In our sidebar we link to blogs of people who have had an abortion and want to write about their experience. Here's a new (to me) one: My Journey Through Abortion. The post I'm linking begins like this: "I think I am going to talk about what I have learned."
This is a wonderful, fascinating topic. How the abortion was good for me. Not just, How it sucked less than the alternative; not just, How it didn't really suck any more than getting wisdom teeth out sucks and I'm damn glad that both services exist in safe legal settings. Yes, those are interesting too. But those are already part of the public rhetoric about abortion, and the one that people who've never experienced abortion feel most comfortable joining in. It's wonderful and fascinating when a woman who's had an abortion feels able to say out loud that she is a better person after her abortion -- not in spite of it or in opposition to it or in penance for it, but thanks to it.
She is better after her abortion than she was before it. How remarkable! This exists completely outside the discourse where, no matter what else you believe, abortion must be a loss, and a taking-away -- where mathematically, and thus objectively, and thus morally, she is less than when she was pregnant. (You < You+embryo. More is more. Very baroque.) But women know this isn't true, especially when we are at our healthiest: being "good" doesn't mean saying Yes to every request; it doesn't mean taking on more than you can just-because; it does mean being true to yourself.
In the documentary "The Coat Hanger Project," interviewee Jeannie Ludlow says something remarkable that people don't discuss enough. I'll have to paraphrase: In her experience as a clinic counselor, she says, abortion can be a good thing for women; it allows some women to grow in ways that they otherwise would not have had the chance to grow. This doesn't mean, though, that no women feel wistful about their pregnancy, or that no women think of their embryo or fetus. Of course some of them don't; and some of them do but also feel joyous about returning to non-pregnancy, some of them do but also think of themselves or of their born or future children.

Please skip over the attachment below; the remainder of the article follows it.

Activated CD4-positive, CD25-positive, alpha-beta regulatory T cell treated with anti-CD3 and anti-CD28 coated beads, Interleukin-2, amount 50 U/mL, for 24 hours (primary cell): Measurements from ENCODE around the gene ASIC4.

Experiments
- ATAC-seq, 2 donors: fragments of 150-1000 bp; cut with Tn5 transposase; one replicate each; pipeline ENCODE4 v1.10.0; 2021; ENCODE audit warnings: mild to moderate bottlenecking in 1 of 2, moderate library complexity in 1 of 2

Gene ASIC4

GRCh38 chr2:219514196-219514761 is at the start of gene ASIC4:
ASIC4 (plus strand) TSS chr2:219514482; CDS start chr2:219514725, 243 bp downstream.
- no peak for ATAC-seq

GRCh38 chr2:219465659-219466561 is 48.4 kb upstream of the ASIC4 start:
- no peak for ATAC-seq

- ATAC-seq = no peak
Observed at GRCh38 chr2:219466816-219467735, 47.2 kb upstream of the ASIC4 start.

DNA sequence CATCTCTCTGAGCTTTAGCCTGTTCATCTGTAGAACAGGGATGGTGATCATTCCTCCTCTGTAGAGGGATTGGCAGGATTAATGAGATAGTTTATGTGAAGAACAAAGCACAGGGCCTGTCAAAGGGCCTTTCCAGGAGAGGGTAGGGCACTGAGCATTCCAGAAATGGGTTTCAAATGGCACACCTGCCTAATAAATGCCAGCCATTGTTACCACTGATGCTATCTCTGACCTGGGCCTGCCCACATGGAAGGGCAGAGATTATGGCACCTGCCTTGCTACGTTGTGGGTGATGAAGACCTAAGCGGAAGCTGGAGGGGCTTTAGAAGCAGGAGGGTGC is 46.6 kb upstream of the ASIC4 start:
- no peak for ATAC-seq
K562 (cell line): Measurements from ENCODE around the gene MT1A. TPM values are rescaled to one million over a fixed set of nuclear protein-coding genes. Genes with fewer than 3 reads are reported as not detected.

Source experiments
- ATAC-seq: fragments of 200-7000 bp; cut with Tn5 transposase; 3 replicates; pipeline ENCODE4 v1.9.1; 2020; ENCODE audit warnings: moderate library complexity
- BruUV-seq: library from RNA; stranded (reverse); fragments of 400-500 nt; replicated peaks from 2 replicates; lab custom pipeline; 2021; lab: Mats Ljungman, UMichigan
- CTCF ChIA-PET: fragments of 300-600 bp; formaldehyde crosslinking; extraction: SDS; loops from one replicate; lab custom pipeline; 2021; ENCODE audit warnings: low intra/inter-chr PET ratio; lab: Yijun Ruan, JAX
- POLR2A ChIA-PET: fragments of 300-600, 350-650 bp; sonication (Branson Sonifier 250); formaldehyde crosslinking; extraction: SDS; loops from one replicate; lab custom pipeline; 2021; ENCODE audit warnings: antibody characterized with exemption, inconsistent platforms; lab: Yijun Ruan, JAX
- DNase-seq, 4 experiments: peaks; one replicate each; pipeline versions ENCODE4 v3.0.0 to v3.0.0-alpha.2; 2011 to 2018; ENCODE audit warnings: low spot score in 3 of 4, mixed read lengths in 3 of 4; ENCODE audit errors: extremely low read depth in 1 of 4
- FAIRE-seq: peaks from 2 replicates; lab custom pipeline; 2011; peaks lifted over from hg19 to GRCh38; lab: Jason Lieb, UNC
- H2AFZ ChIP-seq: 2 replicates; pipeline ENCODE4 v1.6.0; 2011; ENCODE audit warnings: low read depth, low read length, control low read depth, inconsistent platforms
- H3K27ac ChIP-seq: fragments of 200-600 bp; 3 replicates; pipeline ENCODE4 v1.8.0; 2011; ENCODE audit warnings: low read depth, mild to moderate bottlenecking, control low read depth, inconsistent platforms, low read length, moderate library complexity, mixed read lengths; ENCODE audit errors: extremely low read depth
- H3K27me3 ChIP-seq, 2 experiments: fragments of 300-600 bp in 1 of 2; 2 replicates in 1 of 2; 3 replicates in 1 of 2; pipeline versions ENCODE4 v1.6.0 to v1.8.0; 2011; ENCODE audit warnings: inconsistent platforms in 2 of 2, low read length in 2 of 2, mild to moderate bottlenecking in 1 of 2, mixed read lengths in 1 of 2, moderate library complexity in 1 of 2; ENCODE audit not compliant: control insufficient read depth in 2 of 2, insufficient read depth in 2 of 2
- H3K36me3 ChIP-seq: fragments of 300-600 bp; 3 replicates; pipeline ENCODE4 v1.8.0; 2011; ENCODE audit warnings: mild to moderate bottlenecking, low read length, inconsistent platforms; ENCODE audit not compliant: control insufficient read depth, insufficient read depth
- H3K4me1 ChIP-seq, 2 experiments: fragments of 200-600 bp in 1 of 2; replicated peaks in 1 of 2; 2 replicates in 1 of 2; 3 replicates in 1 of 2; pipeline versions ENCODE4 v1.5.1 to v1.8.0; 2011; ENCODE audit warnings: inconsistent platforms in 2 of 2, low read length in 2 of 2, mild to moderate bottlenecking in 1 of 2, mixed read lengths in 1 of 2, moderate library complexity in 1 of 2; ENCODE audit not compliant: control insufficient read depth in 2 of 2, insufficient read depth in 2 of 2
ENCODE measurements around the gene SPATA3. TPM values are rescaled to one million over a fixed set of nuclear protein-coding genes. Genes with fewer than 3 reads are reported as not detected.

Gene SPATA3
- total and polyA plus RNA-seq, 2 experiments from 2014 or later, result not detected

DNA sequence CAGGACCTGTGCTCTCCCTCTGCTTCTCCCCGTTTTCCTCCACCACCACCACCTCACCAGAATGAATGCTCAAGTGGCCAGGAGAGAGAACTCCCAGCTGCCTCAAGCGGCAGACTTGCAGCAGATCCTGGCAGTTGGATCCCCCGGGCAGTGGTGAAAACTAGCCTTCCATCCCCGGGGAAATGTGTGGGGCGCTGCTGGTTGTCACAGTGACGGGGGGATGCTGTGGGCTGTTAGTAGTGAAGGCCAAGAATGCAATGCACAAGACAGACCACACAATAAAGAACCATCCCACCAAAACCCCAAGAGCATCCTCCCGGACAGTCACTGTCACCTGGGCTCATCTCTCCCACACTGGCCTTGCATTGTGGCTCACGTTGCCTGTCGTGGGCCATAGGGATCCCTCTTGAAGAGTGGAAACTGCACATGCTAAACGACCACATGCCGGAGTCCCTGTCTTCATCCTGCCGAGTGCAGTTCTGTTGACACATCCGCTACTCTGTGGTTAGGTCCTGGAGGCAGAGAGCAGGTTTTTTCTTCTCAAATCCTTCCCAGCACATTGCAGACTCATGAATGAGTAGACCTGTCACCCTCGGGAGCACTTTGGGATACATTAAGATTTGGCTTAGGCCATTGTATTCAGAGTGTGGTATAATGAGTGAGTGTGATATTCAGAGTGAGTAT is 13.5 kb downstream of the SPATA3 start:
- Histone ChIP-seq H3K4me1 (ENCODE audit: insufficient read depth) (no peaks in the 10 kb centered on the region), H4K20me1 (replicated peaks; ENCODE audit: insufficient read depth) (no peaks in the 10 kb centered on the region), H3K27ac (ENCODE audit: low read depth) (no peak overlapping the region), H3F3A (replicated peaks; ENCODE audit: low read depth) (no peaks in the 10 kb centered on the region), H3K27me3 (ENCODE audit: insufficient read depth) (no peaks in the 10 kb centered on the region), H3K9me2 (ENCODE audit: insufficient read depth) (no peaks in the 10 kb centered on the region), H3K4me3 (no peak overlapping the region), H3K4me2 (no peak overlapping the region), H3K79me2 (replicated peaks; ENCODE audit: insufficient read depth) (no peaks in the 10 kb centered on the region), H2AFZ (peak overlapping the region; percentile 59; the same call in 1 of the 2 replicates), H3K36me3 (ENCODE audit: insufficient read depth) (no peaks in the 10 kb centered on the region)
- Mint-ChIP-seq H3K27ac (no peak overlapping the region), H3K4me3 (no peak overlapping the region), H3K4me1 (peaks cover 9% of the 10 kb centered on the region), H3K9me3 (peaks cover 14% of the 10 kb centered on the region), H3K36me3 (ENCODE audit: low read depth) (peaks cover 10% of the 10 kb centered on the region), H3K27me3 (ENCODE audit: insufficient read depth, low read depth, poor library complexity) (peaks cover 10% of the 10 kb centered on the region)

A friend told me about her recent experience with abortion and how it is changing her life already -- from a series of crises and dangerous disregard for self, to a new stream of moments where you face the same old decisions and this time you choose life: your life.
I'm willing to bet that some of our patients, if they had a blog or a diary, would express something similar to this blogger's words:
"I have learned that I am not really good at pulling the trigger on moving forward. It is like I am sitting in my car, flat tire, spare in the trunk. And I am too damn lazy to get out, open the trunk, get the jack out, and get to work. It is not because the view from the car is spectacular or because there are good tunes on the radio. It is because I am scared to move forward. I am too focused on the fact that I have a flat tire, and I have forgotten that I can FIX THE FLAT."
Especially when talk turns to second-trimester abortion, so many people seem to imagine women as two-dimensional things. If anyone ever asks you "why did she wait so long?" -- remind them of three things:
1) Health care is expensive, abortion isn't covered, and most people aren't rich.
2) Sometimes biology is sneaky and pregnancy isn't discovered quickly.
3) Women are people: sometimes they're unsure what to do, or they freeze, or panic, or they take time to weigh an important decision. Just like you.